The last group of speakers for the evening gave differing accounts of the Mt. Sutro Forest, and UCSF’s efforts to create a different environment than exists today.
Damon Lew, Community Relations Officer for UCSF, spoke about the responsibility of the University to keep the area safe, and the challenge is that after years of growth the forest cannot “self manage” by way of wildfires, etc. so that it has to be managed in a planned manner. UCSF’s plan is to take 7 and ½ acres to create four “demonstration plots” to examine and test different methods of managing the eucalyptus, acacias, blackberry bushes and poison oak plants that grow on the site. He stressed the need for community outreach and getting feedback from the public.
He spoke about the completed draft environmental impact report (EIR) in March and said that UC had received over 200 comments to the EIR. When asked about the timetable, Lew said that the demonstration plots could start in 2014, after bird-nesting season. In finishing, Lew stated that the forest needed to be managed to protect the safety of the neighbors to the forest, the residents of the UCSF community, and the UCSF buildings.
Rupa Bose of the SF Forest Alliance followed Lew’s presentation, stating that the draft EIR states that up to 30000 trees could be removed from the entire 46-acre site, as the site currently has an average of 740 trees per acre and this could be thinned to only 2-3 trees every 30 feet. She stated that after the initial demonstration plot projects are completed, the next phase is to expand the effort to the entire 46 acres.
Mt. Sutro is currently a dense, century old forest spread over 80 acres in the center of SF, with UCSF the owner of 61 acres containing approximately 45000 trees. Ms. Bose estimates that the plan to clean the forest would remove or clip approximately 90% of the trees and mow down 90% of the underneath blackberry, acacia and fern foliage. She also said that UCSF plans to use chemical herbicides to retard regrowth within the forest.
Her presentation contrasted with the one by UCSF in that the SF Forest Alliance has statements from an arborist citing the health of the forest, and a Cal Fire diagram citing a low fire hazard. With the ever-present fog on the mountainside, the Alliance makes the case that the forest is moist and in good health, while thinning it out would cause wind problems and dry the forest floor, creating a greater fire danger than exists today in its natural environment. In addition, it will increase the carbon load into the atmosphere.
For more information on the SF Forest Alliance, go to: www.sutroforest.com
The meeting was adjourned at 9:30. The next meeting of the WOTPCC will be on Monday, September 23rd at 7:30 PM at the Miraloma Park Clubhouse, located at 350 O’Shaughnessy Blvd. It is expected the meetings will return to the Forest Hills Clubhouse for the October scheduled meeting.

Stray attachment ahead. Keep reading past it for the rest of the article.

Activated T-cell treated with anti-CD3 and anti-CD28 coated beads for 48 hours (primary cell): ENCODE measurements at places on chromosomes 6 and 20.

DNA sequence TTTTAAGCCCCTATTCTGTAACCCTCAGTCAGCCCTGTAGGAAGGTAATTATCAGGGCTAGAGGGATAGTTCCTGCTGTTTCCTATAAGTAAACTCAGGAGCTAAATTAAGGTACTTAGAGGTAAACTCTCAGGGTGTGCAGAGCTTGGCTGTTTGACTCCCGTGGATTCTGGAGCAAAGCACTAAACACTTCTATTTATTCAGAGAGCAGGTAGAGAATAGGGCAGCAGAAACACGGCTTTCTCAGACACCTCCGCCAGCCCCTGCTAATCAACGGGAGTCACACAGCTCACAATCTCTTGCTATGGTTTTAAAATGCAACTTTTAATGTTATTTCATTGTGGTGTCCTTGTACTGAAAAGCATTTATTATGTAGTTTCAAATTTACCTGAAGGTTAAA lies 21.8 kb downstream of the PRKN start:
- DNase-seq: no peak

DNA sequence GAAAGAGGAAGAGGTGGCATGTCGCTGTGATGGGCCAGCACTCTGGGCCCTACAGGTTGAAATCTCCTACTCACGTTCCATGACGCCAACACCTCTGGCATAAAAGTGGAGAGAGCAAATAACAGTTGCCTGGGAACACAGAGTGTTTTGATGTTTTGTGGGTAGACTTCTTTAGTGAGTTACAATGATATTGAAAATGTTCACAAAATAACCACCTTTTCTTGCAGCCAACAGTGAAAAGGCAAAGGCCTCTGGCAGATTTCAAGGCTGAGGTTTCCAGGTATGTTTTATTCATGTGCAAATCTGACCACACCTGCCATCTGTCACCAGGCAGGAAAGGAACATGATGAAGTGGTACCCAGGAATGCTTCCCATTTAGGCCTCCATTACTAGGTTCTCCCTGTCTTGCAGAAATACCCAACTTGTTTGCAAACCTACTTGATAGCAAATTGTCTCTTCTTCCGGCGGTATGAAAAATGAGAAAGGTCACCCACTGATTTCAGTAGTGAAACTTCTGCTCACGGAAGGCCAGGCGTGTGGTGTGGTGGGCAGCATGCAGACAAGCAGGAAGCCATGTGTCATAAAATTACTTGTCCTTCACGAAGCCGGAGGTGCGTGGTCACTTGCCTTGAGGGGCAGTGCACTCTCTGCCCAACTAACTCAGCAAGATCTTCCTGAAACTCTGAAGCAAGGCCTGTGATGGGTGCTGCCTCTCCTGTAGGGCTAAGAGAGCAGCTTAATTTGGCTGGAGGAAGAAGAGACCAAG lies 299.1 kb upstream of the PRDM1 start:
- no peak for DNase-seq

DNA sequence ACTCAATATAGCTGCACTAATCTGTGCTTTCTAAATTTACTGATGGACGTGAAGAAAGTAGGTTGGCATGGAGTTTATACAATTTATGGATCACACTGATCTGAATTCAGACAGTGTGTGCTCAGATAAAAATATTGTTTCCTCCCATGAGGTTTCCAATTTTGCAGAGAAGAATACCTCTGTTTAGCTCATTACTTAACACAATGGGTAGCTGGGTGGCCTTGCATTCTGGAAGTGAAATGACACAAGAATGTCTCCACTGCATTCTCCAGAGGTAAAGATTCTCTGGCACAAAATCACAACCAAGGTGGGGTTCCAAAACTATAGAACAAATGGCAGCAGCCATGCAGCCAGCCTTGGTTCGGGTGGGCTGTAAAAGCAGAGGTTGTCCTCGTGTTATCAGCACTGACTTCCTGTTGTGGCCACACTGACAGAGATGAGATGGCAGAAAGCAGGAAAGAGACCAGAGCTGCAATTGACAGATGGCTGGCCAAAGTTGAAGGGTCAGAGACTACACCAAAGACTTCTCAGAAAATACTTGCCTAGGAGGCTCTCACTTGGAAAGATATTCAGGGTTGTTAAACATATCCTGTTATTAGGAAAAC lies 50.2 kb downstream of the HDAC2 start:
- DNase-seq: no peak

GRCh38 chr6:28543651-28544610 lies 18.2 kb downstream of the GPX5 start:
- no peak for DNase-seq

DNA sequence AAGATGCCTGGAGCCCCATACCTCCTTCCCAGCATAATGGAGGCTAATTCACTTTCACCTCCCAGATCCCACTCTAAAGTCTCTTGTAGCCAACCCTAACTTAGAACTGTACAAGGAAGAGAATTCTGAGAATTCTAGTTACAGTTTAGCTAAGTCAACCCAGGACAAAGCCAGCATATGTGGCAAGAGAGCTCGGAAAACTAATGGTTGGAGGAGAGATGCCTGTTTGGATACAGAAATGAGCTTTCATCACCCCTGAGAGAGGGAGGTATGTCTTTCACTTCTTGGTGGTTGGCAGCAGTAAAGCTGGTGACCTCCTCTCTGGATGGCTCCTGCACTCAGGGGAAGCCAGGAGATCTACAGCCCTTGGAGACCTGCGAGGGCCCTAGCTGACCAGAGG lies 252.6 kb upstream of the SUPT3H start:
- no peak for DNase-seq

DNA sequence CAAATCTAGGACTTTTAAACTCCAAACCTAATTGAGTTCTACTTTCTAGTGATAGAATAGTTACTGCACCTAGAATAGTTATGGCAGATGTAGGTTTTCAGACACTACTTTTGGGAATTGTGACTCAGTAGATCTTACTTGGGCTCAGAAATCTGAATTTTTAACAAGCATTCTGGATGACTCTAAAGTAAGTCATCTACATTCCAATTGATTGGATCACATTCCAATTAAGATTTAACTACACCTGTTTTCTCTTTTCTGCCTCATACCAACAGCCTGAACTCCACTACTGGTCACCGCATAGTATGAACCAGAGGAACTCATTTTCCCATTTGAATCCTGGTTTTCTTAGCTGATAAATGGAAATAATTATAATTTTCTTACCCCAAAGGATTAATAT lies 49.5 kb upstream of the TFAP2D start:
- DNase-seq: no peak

For more information see the WOTPCC website (www.westoftwinpeaks.org).
The WOTPCC meeting of May 20th featured an update from D7 Supervisor Norman Yee, a “pleased to know you” from newly-appointed D4 Supervisor Katy Tang, a presentation from Paul Giusti from Recology on their proposed rate increase, and the announcement of a slate of officers for the WOTPCC for 2013-14.
Following the opening of the meeting by President Matt Chamberlain, Avrum Shepard gave an update on the “gold buyer” pawn shop that is proposed to fill the vacant space that was formerly Just Because card shop. The West Portal Avenue Merchants Association is contesting the permit due to a lack of posting timeliness and is requesting letters of support from the community. Denise LaPointe asked the WOTPCC to draft a “letter of concern” to be sent. In another area, Shepard noted that there have been several instances of cell phone thefts reported on MUNI where several people have been injured during the thefts.
Dave Bisho followed with a report by the Nominating Committee on the upcoming election of WOTPCC officers for the 2013-14 year. He announced that all current officers have agreed to serve again for next year. By the terms of the by-laws, President Matt Chamberlain has been termed out, but by a vote of the membership, the President may continue as the “acting” President until another person has agreed to run for the position. A motion was made by Bill Chionsini and seconded by Bisho to waive the term limit on this President (Chamberlain), but still allowing for nominations to be made at the June meeting. It was passed unanimously. As a result, the following slate of officers for 2013-14 will be presented at the June meeting, with nominations also being able to be made from the floor: President: Matt Chamberlain, Vice President Roger Ritter, Secretary Sally Stephens, Treasurer Carolyn Squeri. The President will name the parliamentarian.
Planning and Land Use Committee chair Estelle Smith reported that the PLU committee spent several hours looking at both of the proposals on the changes to CEQA penned by Supervisors Scott Weiner and Supervisor Jane Kim. The PLU recommended that the WOTPCC organization accept and support the CEQA legislation forwarded by Supervisor Kim (and not Weiner), due to the longer time for submitting a challenge to a project, as well as increased neighborhood notifications that are required in the Kim proposal. A vote passed by a vote of 9-0 with 3 abstentions.
In other WTPCC news, Bill Chionsini gave an update on the Sloat Boulevard pedestrian safety improvement project, and gave examples of how the citizens group that secured the funding has been largely kept in the dark by DPW and Caltrans on the progress of the modifications and improvements that will be taking place later this summer/fall.